The Magimix Cook Expert comes with quality scales, but they're not integrated. Photo: Kristoffer Paulsen

Magimix Cook Expert

RRP: $2099

Made in France

New to the Australian market, the Cook Expert, like all Magimix products, is beautifully designed and built. With all its various attachments, it can do almost everything, and its 3.6-litre capacity bowl makes cooking for large groups possible. It has a temperature range up to 140C, in 1C increments for more control and for sous-vide cooking. While the food processor attachment is a quality piece and works as well as Magimix's stand-alone food processors, having to change the bowl to blitz and mill is annoying, and kind of defeats the purpose of an all-in-one-machine. For the garam masala, I toasted the spices in the metal cooking bowl, but then had to transfer them to the food processor to be blitzed. Same with the vegetables: they could be steamed nicely but the puree wasn't as smooth as the others when made in the metal bowl – it needed to be transferred to the plastic processor bowls to get the desired result. On the plus side, the smaller bowl attachments mean you can blitz small quantities effectively. It comes with quality scales, but they're not integrated.

Who's this for? An appliance virgin in the mood to spend (you won't need anything else).

What it does really well Food processor – Magimix is the market leader there for a reason.

Best thing Replaces all other appliances.

Worst thing Can't do it all in one bowl.

Vitaeco Hotmix Pro Gastro.

The Vitaeco Hotmix Pro Gastro has a much larger temperature range than any of the domestic machines. Photo: Kristoffer Paulsen

Vitaeco Hotmix Pro Gastro

RRP $2695

Made in Italy

This is a commercial machine, so it's designed to be durable rather than pretty – this is one you'll want to keep in your cupboard and not on your benchtop. It has a much larger temperature range than any of the domestic machines (up to 190C), so it can be used to make toffee and caramels, and the temperature increases in 1C increments for greater control. It can also heat and cook while the blades are stopped, so it can be used for boiling and sous-vide cooking. Shockproof feet keep it sturdy on the bench even while kneading and mixing dough. Overall, its cooking performance is good. It kneads dough faster than the Thermomix, and does a pretty decent job milling spices (although not quite at the level of the Thermomix). It's not an easy machine to use, though. Its functions aren't intuitive, there's a level of assumed knowledge in the programmed recipes and the display screen is small and slow. It doesn't come with scales, either integrated or external, and although there is a steaming function you need to buy an (internal) steamer basket separately. It's also quite noisy, both during operation and afterwards – the loud cooling fan can run for up to 20 minutes after the machine has stopped. The lid is secure once on, but can be difficult to snap on and off.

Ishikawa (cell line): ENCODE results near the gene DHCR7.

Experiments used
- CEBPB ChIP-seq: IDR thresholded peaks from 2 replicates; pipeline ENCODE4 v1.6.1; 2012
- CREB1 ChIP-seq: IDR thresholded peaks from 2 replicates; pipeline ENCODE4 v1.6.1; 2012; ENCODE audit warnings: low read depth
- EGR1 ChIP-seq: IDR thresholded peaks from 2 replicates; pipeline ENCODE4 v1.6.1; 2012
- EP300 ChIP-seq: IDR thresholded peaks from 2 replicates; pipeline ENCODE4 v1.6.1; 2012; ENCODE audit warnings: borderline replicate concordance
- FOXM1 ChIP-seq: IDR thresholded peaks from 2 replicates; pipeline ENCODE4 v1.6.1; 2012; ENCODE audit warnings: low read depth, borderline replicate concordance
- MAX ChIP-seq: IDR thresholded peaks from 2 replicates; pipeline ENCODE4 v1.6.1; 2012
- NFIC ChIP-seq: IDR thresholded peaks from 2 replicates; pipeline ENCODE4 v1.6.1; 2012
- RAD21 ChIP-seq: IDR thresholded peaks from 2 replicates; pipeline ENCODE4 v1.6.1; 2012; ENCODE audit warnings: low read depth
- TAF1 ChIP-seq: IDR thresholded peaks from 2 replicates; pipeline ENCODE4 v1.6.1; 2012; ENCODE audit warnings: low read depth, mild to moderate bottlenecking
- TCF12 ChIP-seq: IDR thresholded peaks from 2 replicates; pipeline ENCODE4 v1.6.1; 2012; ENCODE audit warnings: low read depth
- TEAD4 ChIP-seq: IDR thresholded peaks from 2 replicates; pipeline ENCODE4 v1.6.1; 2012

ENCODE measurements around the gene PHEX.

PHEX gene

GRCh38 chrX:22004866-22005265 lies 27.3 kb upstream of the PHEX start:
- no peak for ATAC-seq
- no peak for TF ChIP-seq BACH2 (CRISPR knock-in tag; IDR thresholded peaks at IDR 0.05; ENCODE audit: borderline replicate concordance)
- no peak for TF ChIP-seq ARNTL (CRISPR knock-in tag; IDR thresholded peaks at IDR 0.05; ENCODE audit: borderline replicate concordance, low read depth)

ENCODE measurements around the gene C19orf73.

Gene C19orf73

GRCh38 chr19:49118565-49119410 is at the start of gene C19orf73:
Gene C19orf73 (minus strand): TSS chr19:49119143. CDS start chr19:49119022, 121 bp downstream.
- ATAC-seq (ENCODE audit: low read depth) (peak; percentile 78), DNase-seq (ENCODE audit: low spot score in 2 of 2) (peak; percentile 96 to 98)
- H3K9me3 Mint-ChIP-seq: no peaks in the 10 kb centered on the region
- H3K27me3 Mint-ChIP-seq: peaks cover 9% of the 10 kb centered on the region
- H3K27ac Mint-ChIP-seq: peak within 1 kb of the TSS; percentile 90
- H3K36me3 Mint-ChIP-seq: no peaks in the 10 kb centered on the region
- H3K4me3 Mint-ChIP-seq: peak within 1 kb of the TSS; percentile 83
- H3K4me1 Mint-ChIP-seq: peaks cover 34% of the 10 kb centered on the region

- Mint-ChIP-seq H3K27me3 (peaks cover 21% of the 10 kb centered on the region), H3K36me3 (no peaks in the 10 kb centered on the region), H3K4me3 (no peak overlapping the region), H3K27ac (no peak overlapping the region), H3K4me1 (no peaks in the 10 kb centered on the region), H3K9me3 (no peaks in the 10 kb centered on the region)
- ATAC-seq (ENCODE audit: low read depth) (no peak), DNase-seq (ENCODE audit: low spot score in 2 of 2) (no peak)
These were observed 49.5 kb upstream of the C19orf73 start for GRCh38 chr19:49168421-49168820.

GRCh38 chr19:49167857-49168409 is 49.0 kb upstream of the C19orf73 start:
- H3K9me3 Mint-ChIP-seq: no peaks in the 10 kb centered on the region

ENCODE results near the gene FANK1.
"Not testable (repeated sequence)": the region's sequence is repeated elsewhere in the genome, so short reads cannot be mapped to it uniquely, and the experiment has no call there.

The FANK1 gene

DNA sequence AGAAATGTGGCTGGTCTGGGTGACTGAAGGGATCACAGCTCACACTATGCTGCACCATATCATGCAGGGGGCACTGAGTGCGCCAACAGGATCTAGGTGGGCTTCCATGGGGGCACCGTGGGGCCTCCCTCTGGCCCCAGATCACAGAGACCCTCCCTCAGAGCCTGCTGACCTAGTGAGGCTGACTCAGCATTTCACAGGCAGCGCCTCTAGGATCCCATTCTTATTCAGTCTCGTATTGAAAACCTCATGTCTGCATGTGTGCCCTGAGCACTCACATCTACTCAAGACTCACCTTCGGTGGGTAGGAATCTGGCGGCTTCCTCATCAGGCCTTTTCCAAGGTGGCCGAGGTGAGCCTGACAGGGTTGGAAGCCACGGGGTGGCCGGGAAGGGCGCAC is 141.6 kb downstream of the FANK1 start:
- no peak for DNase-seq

Who's this for? Chefs and professional cooks.

What it does really well Higher temperatures mean it can be used for toffees and caramels.

Best thing It's built to last.

Worst thing The design and interface.

Tefal Cuisine Companion.

The Tefal Cuisine Companion comes with a good hard-copy cookbook. Photo: Kristoffer Paulsen

Tefal Cuisine Companion

RRP $1699

Made in France

The Cuisine Companion was touted as Thermomix's main competitor when it was released, and it does perform some things similarly, although the Tefal version can't mill or grind like the Thermomix. It doesn't come with built-in recipes either, although it comes with a good hard-copy cookbook, and there are six automatic functions: soup, sauce, slow cook (up to two hours), steam, pastry and dessert. The temperature ranges up to 130C, and the lid is transparent so you can see what's going on inside without stopping the machine. There's just one bowl (dishwasher safe), but there are multiple blade attachments, and although changing them is easy enough, the separate case holding them does require extra storage. The steamer sits inside the bowl, so you can't do more than that at once. No integrated scales. Performance-wise, the custard took a few extra minutes to cook than it did in the other machines, but the texture and flavour were perfect.

Who's this for? Those who want to save $400.

What it does really well Slow cooks.

Best thing Has an easy-to-use and responsive interface.

Worst thing No in-built recipes.

Epicure, Good Food, The Age, Sydney Morning Herald, Appliance test, Anna Webster, Kristoffer Paulsen, Nina Rousseau kitchenaid cook processor to run for Thermomix cover story in Good Food in march 29, 2016; must credit Kristoffer Paulsen